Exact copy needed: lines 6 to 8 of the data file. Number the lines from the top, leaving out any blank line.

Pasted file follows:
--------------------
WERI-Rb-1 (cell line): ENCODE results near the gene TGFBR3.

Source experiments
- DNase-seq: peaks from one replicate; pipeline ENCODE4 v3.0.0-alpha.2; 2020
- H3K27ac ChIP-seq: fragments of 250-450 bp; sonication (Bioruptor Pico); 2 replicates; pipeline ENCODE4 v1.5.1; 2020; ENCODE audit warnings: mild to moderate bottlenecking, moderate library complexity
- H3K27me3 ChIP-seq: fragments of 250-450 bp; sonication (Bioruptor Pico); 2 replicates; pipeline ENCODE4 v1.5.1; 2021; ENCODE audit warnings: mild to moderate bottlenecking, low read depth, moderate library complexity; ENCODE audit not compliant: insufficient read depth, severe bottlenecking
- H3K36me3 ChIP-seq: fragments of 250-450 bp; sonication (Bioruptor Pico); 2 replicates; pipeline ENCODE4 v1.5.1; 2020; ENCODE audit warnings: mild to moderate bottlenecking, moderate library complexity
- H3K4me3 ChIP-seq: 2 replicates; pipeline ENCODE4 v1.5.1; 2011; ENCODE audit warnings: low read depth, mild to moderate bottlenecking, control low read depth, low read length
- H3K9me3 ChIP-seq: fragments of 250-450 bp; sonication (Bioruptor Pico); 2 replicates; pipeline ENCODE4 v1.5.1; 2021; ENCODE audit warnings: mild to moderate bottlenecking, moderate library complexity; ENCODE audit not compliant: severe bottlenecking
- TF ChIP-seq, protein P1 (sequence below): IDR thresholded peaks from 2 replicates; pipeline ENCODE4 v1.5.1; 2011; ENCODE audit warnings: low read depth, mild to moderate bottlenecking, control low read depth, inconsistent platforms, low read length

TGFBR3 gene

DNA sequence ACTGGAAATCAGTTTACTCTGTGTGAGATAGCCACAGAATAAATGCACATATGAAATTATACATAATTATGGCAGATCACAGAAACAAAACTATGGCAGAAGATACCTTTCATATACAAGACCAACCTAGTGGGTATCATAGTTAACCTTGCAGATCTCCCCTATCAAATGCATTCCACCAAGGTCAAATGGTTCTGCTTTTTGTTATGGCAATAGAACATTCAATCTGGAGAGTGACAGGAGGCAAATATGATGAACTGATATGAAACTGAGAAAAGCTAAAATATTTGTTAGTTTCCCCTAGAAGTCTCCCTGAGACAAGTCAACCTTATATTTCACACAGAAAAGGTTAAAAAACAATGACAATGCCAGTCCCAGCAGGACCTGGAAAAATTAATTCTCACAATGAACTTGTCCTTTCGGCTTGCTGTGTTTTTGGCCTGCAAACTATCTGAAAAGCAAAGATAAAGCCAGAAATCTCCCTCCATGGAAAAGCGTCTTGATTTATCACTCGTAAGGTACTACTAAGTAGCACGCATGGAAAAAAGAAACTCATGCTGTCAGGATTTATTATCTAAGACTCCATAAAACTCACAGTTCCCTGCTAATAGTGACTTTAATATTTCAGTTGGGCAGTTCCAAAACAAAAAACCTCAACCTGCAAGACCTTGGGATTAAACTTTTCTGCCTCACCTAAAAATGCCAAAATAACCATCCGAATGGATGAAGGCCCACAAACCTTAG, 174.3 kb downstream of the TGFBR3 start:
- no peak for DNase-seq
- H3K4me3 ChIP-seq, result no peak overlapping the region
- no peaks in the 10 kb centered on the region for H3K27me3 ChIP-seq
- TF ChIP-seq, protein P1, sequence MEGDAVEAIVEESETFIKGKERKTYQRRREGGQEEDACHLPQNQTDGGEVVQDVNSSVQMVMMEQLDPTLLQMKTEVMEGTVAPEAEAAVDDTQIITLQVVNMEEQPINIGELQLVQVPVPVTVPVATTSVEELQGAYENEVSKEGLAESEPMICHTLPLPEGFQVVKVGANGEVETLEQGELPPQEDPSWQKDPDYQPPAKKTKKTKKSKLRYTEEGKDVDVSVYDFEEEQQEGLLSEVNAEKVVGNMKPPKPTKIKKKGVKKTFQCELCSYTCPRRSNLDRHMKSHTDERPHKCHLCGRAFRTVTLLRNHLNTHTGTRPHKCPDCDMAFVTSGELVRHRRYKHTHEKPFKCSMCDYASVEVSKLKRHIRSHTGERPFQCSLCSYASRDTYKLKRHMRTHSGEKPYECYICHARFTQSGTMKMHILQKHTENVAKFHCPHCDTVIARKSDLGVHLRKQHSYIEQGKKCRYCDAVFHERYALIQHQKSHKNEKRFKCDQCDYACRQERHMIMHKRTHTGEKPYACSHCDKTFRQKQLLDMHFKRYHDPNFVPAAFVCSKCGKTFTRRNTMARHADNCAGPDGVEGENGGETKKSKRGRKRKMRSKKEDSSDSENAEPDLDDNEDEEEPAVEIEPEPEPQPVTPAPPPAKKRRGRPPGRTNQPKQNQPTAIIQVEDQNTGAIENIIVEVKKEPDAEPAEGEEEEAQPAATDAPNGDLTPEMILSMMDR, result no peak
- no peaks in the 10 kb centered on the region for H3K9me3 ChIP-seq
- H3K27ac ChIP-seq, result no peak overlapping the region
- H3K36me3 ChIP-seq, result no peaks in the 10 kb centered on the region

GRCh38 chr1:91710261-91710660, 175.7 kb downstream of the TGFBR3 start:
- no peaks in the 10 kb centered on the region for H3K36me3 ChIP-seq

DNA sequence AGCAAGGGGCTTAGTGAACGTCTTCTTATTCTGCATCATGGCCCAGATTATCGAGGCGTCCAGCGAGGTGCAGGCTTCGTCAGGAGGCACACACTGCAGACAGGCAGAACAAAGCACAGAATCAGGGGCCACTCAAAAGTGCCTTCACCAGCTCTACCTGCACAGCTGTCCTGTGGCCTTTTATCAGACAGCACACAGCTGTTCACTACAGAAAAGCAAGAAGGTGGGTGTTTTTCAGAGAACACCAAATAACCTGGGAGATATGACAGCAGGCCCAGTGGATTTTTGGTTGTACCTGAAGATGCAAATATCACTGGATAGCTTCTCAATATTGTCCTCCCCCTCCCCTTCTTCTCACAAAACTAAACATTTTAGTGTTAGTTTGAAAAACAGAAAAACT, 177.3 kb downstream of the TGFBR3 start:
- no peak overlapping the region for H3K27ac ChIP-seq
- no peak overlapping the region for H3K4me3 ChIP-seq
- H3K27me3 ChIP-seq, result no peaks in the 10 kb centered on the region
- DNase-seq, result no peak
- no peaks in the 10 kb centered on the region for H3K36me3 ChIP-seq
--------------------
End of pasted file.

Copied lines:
- H3K36me3 ChIP-seq: fragments of 250-450 bp; sonication (Bioruptor Pico); 2 replicates; pipeline ENCODE4 v1.5.1; 2020; ENCODE audit warnings: mild to moderate bottlenecking, moderate library complexity
- H3K4me3 ChIP-seq: 2 replicates; pipeline ENCODE4 v1.5.1; 2011; ENCODE audit warnings: low read depth, mild to moderate bottlenecking, control low read depth, low read length
- H3K9me3 ChIP-seq: fragments of 250-450 bp; sonication (Bioruptor Pico); 2 replicates; pipeline ENCODE4 v1.5.1; 2021; ENCODE audit warnings: mild to moderate bottlenecking, moderate library complexity; ENCODE audit not compliant: severe bottlenecking